#( and ) are used to notate a simple vector.
If an unsigned decimal integer appears between the # and (, it specifies explicitly the length of the vector. The consequences are undefined if the number of objects specified before the closing ) exceeds the unsigned decimal integer. If the number of objects supplied before the closing ) is less than the unsigned decimal integer but greater than zero, the last object is used to fill all remaining elements of the vector. The consequences are undefined if the unsigned decimal integer is non-zero and number of objects supplied before the closing ) is zero. For example,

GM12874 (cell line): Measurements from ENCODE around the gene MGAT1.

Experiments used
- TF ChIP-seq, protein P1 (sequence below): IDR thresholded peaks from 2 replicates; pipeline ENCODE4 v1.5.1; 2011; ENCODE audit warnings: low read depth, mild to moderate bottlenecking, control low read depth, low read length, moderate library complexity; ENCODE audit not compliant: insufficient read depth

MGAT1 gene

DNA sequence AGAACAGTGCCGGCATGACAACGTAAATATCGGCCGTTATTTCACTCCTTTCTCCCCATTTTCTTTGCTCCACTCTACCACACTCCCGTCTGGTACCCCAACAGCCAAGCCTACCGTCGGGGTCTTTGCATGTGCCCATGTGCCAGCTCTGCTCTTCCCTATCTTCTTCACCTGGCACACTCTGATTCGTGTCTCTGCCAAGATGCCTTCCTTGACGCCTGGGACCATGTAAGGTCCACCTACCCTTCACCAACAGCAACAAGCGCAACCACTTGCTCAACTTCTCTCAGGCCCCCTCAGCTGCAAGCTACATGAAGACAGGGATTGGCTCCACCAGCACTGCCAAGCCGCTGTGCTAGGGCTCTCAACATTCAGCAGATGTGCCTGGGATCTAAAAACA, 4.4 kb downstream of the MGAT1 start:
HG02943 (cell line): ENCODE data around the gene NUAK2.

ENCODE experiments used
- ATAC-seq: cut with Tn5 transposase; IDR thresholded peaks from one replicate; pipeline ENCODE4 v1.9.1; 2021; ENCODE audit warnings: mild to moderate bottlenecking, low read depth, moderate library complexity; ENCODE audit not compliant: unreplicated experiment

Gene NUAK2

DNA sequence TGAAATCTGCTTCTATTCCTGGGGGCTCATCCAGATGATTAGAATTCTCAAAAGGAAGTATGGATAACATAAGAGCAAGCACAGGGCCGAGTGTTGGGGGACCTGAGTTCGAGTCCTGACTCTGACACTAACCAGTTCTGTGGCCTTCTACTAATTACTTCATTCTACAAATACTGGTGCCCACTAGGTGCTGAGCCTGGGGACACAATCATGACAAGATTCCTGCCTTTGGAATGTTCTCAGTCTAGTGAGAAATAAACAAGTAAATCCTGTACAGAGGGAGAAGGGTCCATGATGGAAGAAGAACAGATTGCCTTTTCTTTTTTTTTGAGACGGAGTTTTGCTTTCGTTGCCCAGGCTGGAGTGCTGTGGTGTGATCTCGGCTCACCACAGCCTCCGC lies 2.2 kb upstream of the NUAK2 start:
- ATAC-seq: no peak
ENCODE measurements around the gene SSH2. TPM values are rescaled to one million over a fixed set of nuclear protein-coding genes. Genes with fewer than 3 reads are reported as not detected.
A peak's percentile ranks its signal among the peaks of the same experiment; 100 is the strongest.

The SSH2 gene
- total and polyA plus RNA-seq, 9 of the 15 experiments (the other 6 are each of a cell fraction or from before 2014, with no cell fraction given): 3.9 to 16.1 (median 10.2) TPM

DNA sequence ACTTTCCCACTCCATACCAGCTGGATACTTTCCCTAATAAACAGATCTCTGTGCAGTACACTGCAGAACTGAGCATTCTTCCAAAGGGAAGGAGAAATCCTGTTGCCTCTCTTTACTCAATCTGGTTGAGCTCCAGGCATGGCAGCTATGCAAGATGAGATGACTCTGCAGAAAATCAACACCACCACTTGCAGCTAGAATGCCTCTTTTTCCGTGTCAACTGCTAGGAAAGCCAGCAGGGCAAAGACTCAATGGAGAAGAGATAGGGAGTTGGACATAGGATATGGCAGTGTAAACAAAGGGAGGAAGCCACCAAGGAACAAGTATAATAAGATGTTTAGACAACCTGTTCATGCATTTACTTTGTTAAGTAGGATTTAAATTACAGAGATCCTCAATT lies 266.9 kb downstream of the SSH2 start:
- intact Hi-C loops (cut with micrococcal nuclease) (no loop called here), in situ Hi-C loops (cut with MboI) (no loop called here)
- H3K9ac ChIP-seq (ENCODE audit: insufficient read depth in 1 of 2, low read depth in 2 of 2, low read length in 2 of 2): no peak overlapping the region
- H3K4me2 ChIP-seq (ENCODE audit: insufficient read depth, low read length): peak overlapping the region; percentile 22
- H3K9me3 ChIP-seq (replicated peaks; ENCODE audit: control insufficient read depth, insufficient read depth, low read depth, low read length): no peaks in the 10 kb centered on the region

#(a b c c c c) #6(a b c c c c) #6(a b c) #6(a b c c)
all mean the same thing: a vector of length 6 with elements a, b, and four occurrences of c. Other examples follow:
#(a b c) ;A vector of length 3 #(2 3 5 7 11 13 17 19 23 29 31 37 41 43 47) ;A vector containing the primes below 50 #() ;An empty vectorThe notation #() denotes an empty vector, as does #0().
For information on how the Lisp printer prints vectors, see Section 220.127.116.11 (Printing Strings), Section 18.104.22.168 (Printing Bit Vectors), or Section 22.214.171.124 (Printing Other Vectors).